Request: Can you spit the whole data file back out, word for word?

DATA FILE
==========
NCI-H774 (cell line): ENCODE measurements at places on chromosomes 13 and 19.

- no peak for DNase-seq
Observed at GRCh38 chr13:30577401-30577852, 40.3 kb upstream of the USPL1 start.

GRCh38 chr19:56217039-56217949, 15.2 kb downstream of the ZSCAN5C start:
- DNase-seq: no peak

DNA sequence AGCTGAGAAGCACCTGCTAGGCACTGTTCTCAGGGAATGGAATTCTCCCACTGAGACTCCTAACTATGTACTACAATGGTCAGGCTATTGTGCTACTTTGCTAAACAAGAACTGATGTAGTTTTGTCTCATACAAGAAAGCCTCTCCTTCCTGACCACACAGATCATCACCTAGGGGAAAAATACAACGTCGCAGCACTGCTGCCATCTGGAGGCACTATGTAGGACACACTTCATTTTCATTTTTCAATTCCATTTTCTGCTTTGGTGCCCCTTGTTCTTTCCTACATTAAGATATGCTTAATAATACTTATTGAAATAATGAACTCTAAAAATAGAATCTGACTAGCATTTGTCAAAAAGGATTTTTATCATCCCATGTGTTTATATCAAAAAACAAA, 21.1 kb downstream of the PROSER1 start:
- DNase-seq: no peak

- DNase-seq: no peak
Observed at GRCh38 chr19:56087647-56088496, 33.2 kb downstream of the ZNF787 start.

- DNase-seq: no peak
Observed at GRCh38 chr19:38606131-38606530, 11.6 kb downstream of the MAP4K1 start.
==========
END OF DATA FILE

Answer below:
NCI-H774 (cell line): ENCODE measurements at places on chromosomes 13 and 19.

- no peak for DNase-seq
Observed at GRCh38 chr13:30577401-30577852, 40.3 kb upstream of the USPL1 start.

GRCh38 chr19:56217039-56217949, 15.2 kb downstream of the ZSCAN5C start:
- DNase-seq: no peak

DNA sequence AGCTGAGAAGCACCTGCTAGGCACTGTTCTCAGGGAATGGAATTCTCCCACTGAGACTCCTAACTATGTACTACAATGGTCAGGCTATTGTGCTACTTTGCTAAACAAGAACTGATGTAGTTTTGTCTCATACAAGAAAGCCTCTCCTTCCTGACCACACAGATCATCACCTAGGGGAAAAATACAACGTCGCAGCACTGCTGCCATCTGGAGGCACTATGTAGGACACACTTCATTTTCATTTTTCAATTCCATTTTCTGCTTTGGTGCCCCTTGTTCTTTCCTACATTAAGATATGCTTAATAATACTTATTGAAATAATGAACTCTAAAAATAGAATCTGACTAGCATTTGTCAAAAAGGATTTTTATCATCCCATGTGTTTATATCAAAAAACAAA, 21.1 kb downstream of the PROSER1 start:
- DNase-seq: no peak

- DNase-seq: no peak
Observed at GRCh38 chr19:56087647-56088496, 33.2 kb downstream of the ZNF787 start.

- DNase-seq: no peak
Observed at GRCh38 chr19:38606131-38606530, 11.6 kb downstream of the MAP4K1 start.